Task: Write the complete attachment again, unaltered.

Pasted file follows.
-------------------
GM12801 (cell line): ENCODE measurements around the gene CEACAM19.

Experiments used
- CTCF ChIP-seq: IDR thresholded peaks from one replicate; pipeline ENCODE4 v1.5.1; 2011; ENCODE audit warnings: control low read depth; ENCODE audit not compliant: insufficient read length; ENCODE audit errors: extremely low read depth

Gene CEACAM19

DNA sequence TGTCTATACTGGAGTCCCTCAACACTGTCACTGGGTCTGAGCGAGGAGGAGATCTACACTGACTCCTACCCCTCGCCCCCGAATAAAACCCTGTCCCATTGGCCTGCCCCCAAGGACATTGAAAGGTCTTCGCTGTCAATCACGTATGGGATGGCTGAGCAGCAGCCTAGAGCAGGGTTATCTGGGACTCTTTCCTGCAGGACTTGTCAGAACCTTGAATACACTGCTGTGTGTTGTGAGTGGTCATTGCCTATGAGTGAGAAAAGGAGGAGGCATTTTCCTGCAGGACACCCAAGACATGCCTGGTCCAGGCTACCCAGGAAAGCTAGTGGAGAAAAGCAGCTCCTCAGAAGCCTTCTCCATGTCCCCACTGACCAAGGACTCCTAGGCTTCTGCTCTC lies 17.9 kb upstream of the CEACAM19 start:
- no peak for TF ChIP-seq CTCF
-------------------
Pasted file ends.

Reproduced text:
GM12801 (cell line): ENCODE measurements around the gene CEACAM19.

Experiments used
- CTCF ChIP-seq: IDR thresholded peaks from one replicate; pipeline ENCODE4 v1.5.1; 2011; ENCODE audit warnings: control low read depth; ENCODE audit not compliant: insufficient read length; ENCODE audit errors: extremely low read depth

Gene CEACAM19

DNA sequence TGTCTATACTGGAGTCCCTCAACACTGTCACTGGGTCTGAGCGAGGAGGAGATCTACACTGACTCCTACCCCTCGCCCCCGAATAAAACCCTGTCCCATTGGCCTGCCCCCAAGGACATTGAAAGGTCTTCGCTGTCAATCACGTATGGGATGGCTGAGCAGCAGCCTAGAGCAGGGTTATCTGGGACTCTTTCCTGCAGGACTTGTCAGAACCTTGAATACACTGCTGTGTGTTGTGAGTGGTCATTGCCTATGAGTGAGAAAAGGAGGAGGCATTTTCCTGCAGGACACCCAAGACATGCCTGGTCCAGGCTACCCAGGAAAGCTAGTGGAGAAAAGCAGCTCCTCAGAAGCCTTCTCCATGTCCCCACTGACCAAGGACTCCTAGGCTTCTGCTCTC lies 17.9 kb upstream of the CEACAM19 start:
- no peak for TF ChIP-seq CTCF